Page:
Statutes of Limitations for Crimes Differ Across State Lines

Do you know what the statutes of limitations for crimes are in your state? Or, do you even know what statutes of limitations are? Let’s start there.

Statutes of Limitations are laws that limit the amount of time a victim of a crime has to come forward and make a legal complaint against the person that is responsible for the crime. These laws can be limited to just one year, 10 years, or until the victim reaches a certain age when it comes to certain crimes. Some crimes are considered so heinous that they have no limit, such as first-degree murder.

What happens when the set statutes of limitation time is up? Sadly, the person who is responsible for the crime can no longer be brought to court or held liable for their prior crimes. While this may seem unfair, these limitations are put in place because the length of time can affect how accurate the evidence for the case is, and even the quality of the case. A witness’ 30 year old memory may have inaccuracies in it, as opposed to if they testified just 5 years after the crime occurred.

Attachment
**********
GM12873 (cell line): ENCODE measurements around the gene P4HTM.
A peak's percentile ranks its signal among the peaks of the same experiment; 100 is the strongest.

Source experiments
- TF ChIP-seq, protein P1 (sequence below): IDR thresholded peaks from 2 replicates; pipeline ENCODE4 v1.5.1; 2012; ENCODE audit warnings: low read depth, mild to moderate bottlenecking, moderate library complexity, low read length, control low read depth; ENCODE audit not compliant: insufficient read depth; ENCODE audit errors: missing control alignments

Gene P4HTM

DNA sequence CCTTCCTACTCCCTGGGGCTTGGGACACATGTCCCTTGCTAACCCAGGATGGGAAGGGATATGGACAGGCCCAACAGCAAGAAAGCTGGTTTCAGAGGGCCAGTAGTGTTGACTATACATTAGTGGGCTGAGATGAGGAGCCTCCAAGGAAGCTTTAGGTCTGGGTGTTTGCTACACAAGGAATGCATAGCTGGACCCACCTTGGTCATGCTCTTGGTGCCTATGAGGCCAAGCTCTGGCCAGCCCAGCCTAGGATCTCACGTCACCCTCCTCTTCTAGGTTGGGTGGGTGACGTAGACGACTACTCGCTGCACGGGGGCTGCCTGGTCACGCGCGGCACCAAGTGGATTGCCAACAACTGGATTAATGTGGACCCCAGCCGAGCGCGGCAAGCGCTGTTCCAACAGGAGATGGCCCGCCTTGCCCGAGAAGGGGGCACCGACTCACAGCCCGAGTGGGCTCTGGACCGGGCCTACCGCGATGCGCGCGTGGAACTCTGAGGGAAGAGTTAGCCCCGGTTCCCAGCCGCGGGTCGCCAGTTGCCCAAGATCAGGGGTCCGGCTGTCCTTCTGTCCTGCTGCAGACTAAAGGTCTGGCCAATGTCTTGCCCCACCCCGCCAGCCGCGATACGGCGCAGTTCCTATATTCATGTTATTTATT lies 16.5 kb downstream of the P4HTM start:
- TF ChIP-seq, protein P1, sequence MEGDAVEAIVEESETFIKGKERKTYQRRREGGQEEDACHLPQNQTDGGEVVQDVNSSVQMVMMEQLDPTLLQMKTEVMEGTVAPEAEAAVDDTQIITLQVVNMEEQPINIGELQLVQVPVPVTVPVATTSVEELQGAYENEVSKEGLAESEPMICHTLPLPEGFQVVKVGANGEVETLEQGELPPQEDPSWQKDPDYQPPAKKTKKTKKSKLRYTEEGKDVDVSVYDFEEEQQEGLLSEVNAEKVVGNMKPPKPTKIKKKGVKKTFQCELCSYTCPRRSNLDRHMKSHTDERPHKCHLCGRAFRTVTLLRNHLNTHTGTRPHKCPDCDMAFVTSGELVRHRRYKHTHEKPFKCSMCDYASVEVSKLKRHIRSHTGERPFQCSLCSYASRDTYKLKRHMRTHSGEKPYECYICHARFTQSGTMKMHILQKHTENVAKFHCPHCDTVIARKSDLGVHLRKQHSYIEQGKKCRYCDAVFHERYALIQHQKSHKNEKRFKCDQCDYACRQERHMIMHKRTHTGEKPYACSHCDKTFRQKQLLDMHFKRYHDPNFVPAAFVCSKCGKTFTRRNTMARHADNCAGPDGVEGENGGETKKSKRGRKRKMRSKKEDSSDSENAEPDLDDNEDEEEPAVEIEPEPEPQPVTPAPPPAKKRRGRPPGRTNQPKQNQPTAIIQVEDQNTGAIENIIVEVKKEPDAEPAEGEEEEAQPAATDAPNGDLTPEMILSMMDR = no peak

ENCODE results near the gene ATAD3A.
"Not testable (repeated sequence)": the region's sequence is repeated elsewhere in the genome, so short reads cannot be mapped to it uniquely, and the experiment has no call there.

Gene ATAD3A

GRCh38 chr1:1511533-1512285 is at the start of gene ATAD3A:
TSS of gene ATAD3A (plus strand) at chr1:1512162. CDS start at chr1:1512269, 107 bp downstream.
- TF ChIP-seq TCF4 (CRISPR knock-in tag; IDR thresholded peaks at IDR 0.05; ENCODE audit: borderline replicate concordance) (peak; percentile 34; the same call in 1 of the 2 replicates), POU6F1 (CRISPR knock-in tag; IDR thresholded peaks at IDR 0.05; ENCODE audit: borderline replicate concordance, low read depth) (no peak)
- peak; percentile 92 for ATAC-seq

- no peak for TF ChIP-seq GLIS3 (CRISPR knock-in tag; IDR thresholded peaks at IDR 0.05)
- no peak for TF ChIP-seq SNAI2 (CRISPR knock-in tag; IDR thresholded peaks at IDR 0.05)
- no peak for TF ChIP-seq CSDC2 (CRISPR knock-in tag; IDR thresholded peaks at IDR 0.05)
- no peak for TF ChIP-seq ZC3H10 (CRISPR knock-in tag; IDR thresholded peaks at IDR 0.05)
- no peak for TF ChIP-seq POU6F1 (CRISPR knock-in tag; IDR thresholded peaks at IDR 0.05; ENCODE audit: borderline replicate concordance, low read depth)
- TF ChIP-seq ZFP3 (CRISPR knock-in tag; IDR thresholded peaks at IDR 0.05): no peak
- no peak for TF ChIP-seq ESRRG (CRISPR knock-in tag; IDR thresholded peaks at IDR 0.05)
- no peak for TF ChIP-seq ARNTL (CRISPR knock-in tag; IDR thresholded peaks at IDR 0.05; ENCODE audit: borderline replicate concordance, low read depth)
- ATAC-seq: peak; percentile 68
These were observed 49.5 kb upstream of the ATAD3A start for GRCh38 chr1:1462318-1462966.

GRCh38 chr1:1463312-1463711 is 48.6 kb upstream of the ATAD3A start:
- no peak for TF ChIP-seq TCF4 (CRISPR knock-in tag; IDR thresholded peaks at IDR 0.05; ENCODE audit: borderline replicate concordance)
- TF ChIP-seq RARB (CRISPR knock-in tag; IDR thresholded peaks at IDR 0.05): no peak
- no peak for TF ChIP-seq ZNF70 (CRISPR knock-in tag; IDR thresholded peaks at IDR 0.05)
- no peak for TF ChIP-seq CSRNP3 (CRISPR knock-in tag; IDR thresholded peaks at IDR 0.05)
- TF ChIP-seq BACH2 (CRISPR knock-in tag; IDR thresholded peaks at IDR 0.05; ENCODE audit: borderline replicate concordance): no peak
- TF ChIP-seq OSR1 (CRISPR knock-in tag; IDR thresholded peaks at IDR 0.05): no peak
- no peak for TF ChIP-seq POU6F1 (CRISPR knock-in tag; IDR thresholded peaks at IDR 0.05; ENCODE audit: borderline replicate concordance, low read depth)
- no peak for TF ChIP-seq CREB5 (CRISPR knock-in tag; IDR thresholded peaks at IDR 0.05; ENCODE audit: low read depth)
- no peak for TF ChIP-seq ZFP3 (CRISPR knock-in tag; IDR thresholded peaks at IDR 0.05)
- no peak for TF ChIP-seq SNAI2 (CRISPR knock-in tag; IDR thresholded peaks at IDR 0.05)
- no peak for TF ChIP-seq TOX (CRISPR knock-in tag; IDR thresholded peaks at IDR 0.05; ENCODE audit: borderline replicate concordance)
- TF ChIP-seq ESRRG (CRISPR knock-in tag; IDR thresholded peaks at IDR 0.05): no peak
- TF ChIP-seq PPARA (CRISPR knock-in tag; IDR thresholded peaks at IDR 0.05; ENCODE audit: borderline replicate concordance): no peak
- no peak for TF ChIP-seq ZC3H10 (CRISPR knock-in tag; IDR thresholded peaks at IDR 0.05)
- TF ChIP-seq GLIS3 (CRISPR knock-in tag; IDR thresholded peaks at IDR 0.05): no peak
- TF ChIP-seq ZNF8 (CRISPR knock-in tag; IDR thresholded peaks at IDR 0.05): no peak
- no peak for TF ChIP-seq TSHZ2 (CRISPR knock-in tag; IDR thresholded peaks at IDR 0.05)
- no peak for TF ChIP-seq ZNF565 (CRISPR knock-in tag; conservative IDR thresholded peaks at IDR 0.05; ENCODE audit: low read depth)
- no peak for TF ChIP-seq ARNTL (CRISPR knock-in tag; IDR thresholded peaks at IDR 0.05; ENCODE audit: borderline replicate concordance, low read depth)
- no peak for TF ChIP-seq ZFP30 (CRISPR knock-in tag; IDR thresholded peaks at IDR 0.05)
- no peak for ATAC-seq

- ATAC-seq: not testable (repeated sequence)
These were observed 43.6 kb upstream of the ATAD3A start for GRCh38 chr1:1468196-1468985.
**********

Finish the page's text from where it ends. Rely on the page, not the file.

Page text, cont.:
Which crimes do have statutes of limitations set on them? Some include arson, robbery, money laundering, identify theft, rape, and sexual crimes against children. Although some states have set statutes of limitations for unspecified crimes that fall under various categories such as felonies, violations, hunting offences, fraud, forgery, etc.

The statutes of limitations can differ widely from state to state. For example, the statute of limitation for arson is 10 years in Alaska but only 3 years in California and Colorado. When it comes to forgery Nevada’s statute of limitation is just 4 years while Nebraska has none. Find the statutes of limitations on crime for all 50 states with this interactive map.

With the statutes of limitation for crime varying so drastically between states, a select few have stood together and decided to not have any statutes of limitations placed on crimes. These four states are Wyoming, Kentucky, North Carolina, and South Carolina.



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